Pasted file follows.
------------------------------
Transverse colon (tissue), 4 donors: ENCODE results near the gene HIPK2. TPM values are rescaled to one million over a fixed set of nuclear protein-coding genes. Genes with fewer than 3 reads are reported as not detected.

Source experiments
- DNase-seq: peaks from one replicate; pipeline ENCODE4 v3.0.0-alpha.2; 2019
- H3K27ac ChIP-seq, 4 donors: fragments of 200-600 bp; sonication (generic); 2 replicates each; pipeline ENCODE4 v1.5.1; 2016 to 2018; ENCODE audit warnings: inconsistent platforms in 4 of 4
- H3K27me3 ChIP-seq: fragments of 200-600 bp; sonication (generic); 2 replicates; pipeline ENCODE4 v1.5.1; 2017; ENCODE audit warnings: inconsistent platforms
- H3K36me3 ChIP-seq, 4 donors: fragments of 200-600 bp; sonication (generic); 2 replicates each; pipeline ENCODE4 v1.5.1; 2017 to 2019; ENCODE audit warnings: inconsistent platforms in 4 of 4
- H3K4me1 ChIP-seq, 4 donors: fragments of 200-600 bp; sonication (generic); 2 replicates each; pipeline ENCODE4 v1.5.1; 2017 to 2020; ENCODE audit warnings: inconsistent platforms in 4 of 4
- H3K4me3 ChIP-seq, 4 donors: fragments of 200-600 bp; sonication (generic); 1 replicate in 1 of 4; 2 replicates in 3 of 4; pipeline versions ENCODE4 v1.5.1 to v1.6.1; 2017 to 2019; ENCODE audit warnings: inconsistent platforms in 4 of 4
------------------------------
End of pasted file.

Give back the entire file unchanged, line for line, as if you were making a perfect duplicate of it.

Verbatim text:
Transverse colon (tissue), 4 donors: ENCODE results near the gene HIPK2. TPM values are rescaled to one million over a fixed set of nuclear protein-coding genes. Genes with fewer than 3 reads are reported as not detected.

Source experiments
- DNase-seq: peaks from one replicate; pipeline ENCODE4 v3.0.0-alpha.2; 2019
- H3K27ac ChIP-seq, 4 donors: fragments of 200-600 bp; sonication (generic); 2 replicates each; pipeline ENCODE4 v1.5.1; 2016 to 2018; ENCODE audit warnings: inconsistent platforms in 4 of 4
- H3K27me3 ChIP-seq: fragments of 200-600 bp; sonication (generic); 2 replicates; pipeline ENCODE4 v1.5.1; 2017; ENCODE audit warnings: inconsistent platforms
- H3K36me3 ChIP-seq, 4 donors: fragments of 200-600 bp; sonication (generic); 2 replicates each; pipeline ENCODE4 v1.5.1; 2017 to 2019; ENCODE audit warnings: inconsistent platforms in 4 of 4
- H3K4me1 ChIP-seq, 4 donors: fragments of 200-600 bp; sonication (generic); 2 replicates each; pipeline ENCODE4 v1.5.1; 2017 to 2020; ENCODE audit warnings: inconsistent platforms in 4 of 4
- H3K4me3 ChIP-seq, 4 donors: fragments of 200-600 bp; sonication (generic); 1 replicate in 1 of 4; 2 replicates in 3 of 4; pipeline versions ENCODE4 v1.5.1 to v1.6.1; 2017 to 2019; ENCODE audit warnings: inconsistent platforms in 4 of 4